“The very rigidity of the system gave it its strength and, once broken, forbade all recovery …. All fell headlong into the depths where Lenin, Trotski, Zinoviev, and other unnatural spirits [Stalin lurked behind Lenin as a personal shadow to him in those days] awaited their prey.”(Ibid., pp. 444, 447)
Vladimir Ilyich Ulyanov (Lenin) had been exiled to Siberia in 1897 as punishment for sedition against the Imperial government. Released in 1900, he went into exile in Western Europe, moving around in a campaign to gain control of the Russian Social Democratic Party from outside the country. When World War One erupted, he moved to neutral Switzerland. In 1916, he was found there by German intelligence agents and encouraged to work, with German backing, for the overthrow of the Tsar. When the February Revolution did that without Lenin, but failed to take Russia out of the war, the Germans offered to transport Lenin to Petrograd with ample funds to organize the overthrow of the Provisional Government by gaining control of the Soviets so as to undermine the Duma and the Cabinet Ministers.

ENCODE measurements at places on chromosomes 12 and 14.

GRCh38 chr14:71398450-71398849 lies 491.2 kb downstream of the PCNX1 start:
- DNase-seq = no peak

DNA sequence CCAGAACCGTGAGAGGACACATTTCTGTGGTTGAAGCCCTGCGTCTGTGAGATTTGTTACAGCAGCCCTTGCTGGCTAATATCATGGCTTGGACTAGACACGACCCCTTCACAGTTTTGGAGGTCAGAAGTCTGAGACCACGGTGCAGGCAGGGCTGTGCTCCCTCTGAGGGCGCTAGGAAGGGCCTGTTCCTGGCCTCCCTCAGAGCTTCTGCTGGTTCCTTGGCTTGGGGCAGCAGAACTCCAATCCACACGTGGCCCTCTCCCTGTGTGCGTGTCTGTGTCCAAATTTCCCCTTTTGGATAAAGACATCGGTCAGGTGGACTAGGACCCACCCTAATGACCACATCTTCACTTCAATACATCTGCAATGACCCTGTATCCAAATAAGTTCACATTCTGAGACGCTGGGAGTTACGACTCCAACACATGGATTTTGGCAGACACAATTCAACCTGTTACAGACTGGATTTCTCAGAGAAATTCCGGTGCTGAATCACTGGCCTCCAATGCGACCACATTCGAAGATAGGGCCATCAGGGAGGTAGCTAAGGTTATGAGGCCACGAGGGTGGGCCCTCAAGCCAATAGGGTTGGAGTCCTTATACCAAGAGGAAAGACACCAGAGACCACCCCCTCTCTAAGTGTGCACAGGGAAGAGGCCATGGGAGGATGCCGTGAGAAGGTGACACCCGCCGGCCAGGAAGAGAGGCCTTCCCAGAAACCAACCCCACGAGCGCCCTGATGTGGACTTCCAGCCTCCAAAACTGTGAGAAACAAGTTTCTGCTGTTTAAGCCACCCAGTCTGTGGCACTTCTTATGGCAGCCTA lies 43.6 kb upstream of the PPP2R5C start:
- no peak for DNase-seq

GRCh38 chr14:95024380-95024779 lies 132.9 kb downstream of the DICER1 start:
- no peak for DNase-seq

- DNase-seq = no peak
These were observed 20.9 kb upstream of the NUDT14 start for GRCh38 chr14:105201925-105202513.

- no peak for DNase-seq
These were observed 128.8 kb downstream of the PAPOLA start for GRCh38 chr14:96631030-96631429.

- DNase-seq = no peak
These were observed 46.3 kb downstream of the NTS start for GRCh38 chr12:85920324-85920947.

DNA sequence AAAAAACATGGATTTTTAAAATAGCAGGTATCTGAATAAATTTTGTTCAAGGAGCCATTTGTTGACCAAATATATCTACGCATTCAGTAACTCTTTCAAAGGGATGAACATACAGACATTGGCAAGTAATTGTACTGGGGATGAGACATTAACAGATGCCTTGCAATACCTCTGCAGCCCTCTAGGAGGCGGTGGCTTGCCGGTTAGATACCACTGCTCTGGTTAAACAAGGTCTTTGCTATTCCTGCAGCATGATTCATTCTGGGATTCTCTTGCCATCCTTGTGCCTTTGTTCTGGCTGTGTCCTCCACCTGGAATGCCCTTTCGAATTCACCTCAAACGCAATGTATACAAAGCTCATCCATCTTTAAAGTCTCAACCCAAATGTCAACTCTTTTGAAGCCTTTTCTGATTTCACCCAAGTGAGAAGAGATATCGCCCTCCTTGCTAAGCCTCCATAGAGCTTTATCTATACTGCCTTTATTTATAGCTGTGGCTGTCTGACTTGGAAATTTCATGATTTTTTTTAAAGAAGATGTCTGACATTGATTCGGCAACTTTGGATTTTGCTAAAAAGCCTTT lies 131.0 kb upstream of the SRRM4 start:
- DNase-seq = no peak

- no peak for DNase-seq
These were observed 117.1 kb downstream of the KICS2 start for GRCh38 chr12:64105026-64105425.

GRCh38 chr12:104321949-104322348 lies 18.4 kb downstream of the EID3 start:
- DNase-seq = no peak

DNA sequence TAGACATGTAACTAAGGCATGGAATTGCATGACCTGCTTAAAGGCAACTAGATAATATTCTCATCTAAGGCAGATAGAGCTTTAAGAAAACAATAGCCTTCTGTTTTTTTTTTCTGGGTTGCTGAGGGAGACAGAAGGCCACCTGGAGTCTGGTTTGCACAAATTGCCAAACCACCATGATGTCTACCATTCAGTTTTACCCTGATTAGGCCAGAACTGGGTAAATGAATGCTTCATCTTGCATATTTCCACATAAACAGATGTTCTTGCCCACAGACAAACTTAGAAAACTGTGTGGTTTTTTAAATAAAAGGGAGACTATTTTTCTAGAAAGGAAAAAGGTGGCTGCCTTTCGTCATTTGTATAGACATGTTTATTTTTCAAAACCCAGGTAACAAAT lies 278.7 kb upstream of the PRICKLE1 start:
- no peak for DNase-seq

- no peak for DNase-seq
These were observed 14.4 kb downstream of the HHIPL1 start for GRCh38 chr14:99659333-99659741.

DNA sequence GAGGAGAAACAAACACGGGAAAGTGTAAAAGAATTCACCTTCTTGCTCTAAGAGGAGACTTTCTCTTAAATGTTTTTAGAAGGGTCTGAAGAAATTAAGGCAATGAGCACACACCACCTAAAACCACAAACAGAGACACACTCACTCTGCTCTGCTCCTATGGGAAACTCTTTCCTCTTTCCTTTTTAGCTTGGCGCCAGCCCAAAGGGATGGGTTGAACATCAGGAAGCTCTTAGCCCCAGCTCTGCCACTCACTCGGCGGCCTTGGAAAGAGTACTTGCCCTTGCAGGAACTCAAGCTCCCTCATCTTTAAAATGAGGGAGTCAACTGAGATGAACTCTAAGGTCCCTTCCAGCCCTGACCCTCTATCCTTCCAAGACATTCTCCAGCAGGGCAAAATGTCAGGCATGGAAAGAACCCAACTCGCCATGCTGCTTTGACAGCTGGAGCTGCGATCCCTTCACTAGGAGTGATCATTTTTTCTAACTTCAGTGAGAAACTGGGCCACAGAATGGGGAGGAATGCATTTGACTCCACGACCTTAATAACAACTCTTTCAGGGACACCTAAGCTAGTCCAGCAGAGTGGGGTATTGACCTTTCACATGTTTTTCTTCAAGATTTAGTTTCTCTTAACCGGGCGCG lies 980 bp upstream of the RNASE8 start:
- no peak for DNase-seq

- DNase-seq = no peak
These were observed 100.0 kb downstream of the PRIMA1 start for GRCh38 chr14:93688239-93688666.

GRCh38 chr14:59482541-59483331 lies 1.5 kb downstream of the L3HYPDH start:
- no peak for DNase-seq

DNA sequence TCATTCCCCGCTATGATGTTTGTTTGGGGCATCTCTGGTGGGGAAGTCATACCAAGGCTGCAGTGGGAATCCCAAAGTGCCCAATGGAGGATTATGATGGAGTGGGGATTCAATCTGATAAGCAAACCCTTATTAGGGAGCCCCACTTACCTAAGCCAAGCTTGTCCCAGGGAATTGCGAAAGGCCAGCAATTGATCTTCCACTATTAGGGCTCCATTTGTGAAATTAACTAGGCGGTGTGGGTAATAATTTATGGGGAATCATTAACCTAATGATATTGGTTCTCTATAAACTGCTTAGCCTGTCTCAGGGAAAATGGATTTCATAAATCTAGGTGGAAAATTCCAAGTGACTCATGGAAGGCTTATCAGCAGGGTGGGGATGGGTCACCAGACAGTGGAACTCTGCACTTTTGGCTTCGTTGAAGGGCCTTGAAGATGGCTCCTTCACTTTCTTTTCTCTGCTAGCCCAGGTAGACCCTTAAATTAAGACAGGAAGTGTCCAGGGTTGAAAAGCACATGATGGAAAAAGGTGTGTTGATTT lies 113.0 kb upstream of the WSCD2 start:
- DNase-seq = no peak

Lenin accepted, happy to use the Germans as a tool to the greater end of creating the first Communist state in history, a base from which to bring worldwide revolution. The idea of committing treason against his Fatherland did not matter at all. In his mind, Germany would be one of the first targets for revolution once power in Russia had been achieved. Thus, in March Lenin was given a private sealed train to travel across Germany and then across the Baltic Sea to Finland, from whence he could get to Petrograd.
Between April and November Lenin and his henchmen, the main ones being named above by Churchill, worked tirelessly to infiltrate and gain control of the Soviets, first in Petrograd, then in Moscow, and then in other strategic cities. By November, their network was ready for the “real” revolution.
TO BE CONTINUED